Can Banana Peels Actually Reduce Wrinkles? Here's What A Derm Thinks
While there should be a "Do not try this at home" label on some skin care TikTok trends, you don't always have that luxury. So you need to approach any skin care tips, products, and DIY hacks you see online with a critical eye.
One recent trend worth researching: banana peel facials. Some users claim simply rubbing banana skin on your face can actually reduce wrinkles—but is there any truth to this? Here's what a derm thinks.
Can banana peels actually reduce wrinkles?
First and foremost: "There aren't scientific studies examining the effects of using banana peels on the skin, so I can't say there is any science-backed data to prove benefits," says board-certified dermatologist Hadley King, M.D.
However, she notes that many scientific studies are often funded by skin care companies who may financially benefit from positive results, and banana peels aren't a patentable ingredient or device that these companies could profit from, so it shouldn't be surprising that the data isn't there. (That's also why you should take more than one study into account before weighing an ingredient's benefits and risks.)
That being said, there may actually be some benefits to rubbing this natural peel on your skin, King says, including:
- Gentle exfoliation: "Rubbing a banana peel on your skin can offer gentle exfoliation, and we know gentle exfoliation can be beneficial for the skin," King says. Exfoliation helps with things like uneven skin texture, reducing breakouts, and sloughing off excess dead skin, which can reveal a brighter complexion.
- A shot of nutrients: Bananas also contain vitamins, antioxidants, amino acids, zinc, and potassium, King notes, all of which could theoretically be helpful for skin health, and thus support healthy skin aging. Bananas are also rich in silica1, a mineral that plays an important role in collagen synthesis2.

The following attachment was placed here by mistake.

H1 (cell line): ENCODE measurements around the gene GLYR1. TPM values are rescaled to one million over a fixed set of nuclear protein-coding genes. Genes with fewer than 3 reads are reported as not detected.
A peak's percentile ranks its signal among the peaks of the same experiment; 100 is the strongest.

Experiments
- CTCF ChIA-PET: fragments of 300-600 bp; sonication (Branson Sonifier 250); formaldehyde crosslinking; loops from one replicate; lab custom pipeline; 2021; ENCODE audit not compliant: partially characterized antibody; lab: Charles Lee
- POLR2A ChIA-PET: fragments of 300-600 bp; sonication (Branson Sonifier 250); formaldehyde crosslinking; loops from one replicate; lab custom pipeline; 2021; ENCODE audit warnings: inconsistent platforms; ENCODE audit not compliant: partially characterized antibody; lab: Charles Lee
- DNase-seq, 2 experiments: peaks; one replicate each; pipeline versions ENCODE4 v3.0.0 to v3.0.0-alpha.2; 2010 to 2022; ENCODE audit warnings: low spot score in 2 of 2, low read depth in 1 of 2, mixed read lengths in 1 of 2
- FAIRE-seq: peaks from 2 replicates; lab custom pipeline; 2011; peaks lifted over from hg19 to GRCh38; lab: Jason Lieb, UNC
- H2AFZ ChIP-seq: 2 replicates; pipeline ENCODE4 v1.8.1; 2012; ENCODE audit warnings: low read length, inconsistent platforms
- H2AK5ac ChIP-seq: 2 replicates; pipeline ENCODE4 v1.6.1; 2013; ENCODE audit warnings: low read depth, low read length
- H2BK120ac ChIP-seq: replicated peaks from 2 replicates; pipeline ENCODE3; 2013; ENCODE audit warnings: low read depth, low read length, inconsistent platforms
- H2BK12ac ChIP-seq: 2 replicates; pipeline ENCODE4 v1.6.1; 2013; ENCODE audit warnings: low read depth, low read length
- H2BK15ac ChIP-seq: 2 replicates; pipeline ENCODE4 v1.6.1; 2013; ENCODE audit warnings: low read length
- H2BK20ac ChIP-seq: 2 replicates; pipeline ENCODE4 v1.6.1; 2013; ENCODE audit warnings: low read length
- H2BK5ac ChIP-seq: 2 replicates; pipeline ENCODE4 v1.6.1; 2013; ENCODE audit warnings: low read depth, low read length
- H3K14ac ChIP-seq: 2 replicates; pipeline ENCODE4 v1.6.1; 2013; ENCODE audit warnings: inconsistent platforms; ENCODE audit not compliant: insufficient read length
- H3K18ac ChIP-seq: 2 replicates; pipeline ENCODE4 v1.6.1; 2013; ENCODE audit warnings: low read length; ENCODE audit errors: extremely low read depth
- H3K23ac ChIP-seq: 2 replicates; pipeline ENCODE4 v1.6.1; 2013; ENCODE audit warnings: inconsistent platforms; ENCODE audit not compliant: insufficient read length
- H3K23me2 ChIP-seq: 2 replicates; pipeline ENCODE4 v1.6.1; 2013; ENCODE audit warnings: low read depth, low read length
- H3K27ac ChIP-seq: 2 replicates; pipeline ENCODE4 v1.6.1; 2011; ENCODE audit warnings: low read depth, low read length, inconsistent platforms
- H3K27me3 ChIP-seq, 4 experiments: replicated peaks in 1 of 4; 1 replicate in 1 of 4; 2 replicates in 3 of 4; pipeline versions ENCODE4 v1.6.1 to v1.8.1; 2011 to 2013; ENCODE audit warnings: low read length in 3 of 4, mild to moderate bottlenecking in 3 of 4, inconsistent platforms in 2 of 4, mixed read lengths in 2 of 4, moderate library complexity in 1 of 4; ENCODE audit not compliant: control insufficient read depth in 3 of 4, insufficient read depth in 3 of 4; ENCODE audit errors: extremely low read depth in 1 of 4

- May reduce puffiness: Bananas contain potassium, which can help support hydration and counteract fluid retention in the skin.
So, while your banana peel facial won't replace a retinol serum or collagen supplement for supple, firm skin, it could potentially be a beneficial add-on. If you enjoy the process, why not give it a shot?
How to do it
While this process may sound fairly simple, there are a few how-to notes to keep in mind:
- Use it on clean skin: You should cleanse your face before you use the banana peel. You may also want to use organic-only bananas here, as you don't want any potential pesticides near your skin.
- For exfoliation: The action of rubbing the peel on your skin is the exfoliation step in itself, so you can simply rinse off the residue afterward if you wish.
- For a mask: If you want to reap the benefits of the nutrient-rich banana peel, leave the residue on overnight. If you have dry skin, you may want to apply a thin layer of moisturizer under the banana peel residue as it may not sufficiently hydrate the skin.
- Take allergy into account: This DIY hack isn't likely to harm your skin, King says, as long as you don't have a banana allergy. If you are allergic, substitute a gentle exfoliating product rich in antioxidants for similar effects, King says.
While some TikTok skin care trends may be harmful, the banana peel facial isn't one of them. In fact, rubbing a banana peel on your face may help to gently slough off dead skin and provide a shot of nutrients. Now, if you want to level-up your at-home facial beyond banana peels, just follow these steps.
Hannah Frye is the Assistant Beauty Editor at mindbodygreen. She has a B.S. in journalism and a minor in women’s, gender, and queer studies from California Polytechnic State University, San Luis Obispo. Hannah has written across lifestyle sections including health, wellness, sustainability, personal development, and more. She previously interned for Almost 30, a top-rated health and wellness podcast. In her current role, Hannah reports on the latest beauty trends, holistic skincare approaches, must-have makeup products, and inclusivity in the beauty industry. She currently lives in New York City.